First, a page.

By Edouard Guihaire
Britain has celebrated Queen Elizabeth II becoming the country's longest-reigning monarch, a milestone the 89-year-old herself downplayed.
The bells of Westminster Abbey rang out in London on Wednesday (local time) as Prime Minister David Cameron paid tribute in parliament to her 63-year reign as a "golden thread running through three post-war generations".
"Inevitably, a long life can pass by many milestones. My own is no exception," the queen told a cheering crowd of supporters waving British and Scottish flags as she opened a railway line in Scotland.
She said the landmark was "not one to which I have ever aspired".
"But I thank you all and the many others at home and overseas for your touching messages," said the queen, who wore a diamond-studded brooch that once belonged to the previous record holder - her great-great-grandmother Queen Victoria.
"Today Queen Elizabeth II has officially become the longest reigning British Monarch," read a tweet published on the dot on the monarchy's Twitter page.
She has served more than 23,226 days on the throne - a reign spanning from the gloom of the post-war years to the digital age, with a few royal scandals causing blushes along the way.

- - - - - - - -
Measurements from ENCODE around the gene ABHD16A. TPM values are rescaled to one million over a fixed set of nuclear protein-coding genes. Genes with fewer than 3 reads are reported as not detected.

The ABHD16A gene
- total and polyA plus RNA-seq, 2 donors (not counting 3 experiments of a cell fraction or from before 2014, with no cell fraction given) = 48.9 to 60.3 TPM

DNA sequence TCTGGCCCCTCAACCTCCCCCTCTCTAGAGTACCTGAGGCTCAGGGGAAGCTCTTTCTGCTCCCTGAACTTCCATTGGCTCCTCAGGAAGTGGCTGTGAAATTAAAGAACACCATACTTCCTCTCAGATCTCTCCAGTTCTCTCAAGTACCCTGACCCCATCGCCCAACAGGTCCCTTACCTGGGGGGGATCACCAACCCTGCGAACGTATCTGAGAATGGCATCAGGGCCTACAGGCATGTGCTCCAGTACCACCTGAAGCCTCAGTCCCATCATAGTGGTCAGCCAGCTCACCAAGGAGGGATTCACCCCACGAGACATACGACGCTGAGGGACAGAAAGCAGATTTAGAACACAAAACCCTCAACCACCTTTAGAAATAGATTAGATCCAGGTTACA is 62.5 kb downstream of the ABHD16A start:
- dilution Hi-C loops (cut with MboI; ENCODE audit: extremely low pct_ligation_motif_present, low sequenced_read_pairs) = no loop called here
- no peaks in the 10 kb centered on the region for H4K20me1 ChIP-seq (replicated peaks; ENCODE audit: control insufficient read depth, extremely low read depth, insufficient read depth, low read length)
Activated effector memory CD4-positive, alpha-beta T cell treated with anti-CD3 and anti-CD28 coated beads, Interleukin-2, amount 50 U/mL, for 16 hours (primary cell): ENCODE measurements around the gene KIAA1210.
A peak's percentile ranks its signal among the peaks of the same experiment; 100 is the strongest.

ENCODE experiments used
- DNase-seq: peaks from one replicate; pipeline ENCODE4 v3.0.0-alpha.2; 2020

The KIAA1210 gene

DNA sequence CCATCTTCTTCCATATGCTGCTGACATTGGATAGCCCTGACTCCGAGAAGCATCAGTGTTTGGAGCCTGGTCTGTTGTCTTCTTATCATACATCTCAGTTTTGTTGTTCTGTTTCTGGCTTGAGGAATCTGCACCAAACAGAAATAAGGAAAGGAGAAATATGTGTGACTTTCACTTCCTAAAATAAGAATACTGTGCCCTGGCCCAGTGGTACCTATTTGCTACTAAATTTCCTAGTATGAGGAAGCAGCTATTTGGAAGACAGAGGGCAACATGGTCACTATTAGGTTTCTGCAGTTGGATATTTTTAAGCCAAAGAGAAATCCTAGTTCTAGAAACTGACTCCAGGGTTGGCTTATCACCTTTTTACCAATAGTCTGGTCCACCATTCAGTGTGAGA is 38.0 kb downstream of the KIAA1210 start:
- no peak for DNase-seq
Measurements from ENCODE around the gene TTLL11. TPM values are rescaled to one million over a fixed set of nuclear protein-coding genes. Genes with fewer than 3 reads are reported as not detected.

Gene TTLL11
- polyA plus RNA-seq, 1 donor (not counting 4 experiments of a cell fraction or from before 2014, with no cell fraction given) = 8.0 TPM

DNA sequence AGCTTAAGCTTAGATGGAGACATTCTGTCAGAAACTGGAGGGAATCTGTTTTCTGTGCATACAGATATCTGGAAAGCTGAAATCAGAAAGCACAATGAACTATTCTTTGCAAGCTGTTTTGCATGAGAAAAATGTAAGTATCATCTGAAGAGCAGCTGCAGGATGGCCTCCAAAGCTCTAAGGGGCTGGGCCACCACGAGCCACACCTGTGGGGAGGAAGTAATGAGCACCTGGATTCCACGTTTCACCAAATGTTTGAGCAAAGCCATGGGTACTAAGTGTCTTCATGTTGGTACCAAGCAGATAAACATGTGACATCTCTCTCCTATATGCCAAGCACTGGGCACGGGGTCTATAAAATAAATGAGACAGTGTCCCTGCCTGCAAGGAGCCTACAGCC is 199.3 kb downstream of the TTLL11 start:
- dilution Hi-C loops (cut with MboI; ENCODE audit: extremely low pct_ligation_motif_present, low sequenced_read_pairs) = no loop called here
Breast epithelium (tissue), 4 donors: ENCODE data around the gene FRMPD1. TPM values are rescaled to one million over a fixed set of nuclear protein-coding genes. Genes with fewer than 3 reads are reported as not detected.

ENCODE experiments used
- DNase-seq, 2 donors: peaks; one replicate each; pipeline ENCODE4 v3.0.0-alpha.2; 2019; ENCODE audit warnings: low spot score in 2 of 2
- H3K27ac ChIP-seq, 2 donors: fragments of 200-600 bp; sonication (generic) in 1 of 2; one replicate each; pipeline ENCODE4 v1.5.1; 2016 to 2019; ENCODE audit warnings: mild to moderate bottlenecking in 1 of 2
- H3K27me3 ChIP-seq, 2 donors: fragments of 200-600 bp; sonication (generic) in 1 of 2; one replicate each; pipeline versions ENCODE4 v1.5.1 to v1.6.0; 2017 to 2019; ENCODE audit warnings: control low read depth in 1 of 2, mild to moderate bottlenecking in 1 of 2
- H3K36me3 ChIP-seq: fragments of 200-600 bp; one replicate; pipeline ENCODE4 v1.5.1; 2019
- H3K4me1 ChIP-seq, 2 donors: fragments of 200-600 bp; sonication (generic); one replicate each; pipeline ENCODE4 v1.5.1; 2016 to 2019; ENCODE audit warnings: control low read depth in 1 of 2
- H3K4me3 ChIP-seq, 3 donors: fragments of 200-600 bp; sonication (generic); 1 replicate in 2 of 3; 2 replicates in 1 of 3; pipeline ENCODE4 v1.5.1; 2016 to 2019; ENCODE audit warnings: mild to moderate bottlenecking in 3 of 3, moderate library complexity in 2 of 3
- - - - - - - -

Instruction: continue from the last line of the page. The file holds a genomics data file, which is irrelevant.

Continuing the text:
She is to host a private dinner later on Wednesday (local time) at Balmoral Castle - her traditional summer residence in Scotland - with her grandson Prince William and his wife Kate in attendance.
"She is our queen and we could not be more proud of her," Cameron told parliament.
"She has served this country with unerring grace, dignity and decency and long may she continue to do so."
Elizabeth became queen upon the death of her father George VI, Britain's king during World War II, whose stammer inspired the Oscar-winning film The King's Speech.
Royal sources said she was not keen to celebrate because of the painful memory of his death.
Her reign has lasted through 12 British prime ministers, starting with wartime leader Winston Churchill, who was a mentor to the young queen.
She has steered the monarchy through some rocky patches, including public anger at her reaction to Princess Diana's death in 1997, which some saw as cold.
Outside Buckingham Palace on Wednesday (local time), wellwishers from around the world gathered to celebrate.
"It's a very special day, we are very privileged to be here, to share this moment with everyone else in the world," said Janice Gallagher, 68, from Australia.